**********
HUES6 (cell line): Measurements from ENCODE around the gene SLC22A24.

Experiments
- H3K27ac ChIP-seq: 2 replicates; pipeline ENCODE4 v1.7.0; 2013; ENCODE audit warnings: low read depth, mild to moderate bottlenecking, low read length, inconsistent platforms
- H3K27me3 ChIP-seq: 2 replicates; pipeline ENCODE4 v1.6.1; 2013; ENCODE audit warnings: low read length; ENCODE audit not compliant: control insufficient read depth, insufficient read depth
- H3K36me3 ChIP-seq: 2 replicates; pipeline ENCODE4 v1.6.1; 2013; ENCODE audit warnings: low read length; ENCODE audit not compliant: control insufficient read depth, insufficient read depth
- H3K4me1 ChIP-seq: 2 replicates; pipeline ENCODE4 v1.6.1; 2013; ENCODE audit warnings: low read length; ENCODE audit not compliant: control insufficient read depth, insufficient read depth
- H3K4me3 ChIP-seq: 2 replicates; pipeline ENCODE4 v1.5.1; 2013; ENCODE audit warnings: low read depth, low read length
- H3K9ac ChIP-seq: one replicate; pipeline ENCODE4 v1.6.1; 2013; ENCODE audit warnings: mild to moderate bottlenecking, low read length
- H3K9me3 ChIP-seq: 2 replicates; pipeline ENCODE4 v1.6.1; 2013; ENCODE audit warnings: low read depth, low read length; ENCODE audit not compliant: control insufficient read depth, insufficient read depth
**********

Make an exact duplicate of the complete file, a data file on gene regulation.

HUES6 (cell line): Measurements from ENCODE around the gene SLC22A24.

Experiments
- H3K27ac ChIP-seq: 2 replicates; pipeline ENCODE4 v1.7.0; 2013; ENCODE audit warnings: low read depth, mild to moderate bottlenecking, low read length, inconsistent platforms
- H3K27me3 ChIP-seq: 2 replicates; pipeline ENCODE4 v1.6.1; 2013; ENCODE audit warnings: low read length; ENCODE audit not compliant: control insufficient read depth, insufficient read depth
- H3K36me3 ChIP-seq: 2 replicates; pipeline ENCODE4 v1.6.1; 2013; ENCODE audit warnings: low read length; ENCODE audit not compliant: control insufficient read depth, insufficient read depth
- H3K4me1 ChIP-seq: 2 replicates; pipeline ENCODE4 v1.6.1; 2013; ENCODE audit warnings: low read length; ENCODE audit not compliant: control insufficient read depth, insufficient read depth
- H3K4me3 ChIP-seq: 2 replicates; pipeline ENCODE4 v1.5.1; 2013; ENCODE audit warnings: low read depth, low read length
- H3K9ac ChIP-seq: one replicate; pipeline ENCODE4 v1.6.1; 2013; ENCODE audit warnings: mild to moderate bottlenecking, low read length
- H3K9me3 ChIP-seq: 2 replicates; pipeline ENCODE4 v1.6.1; 2013; ENCODE audit warnings: low read depth, low read length; ENCODE audit not compliant: control insufficient read depth, insufficient read depth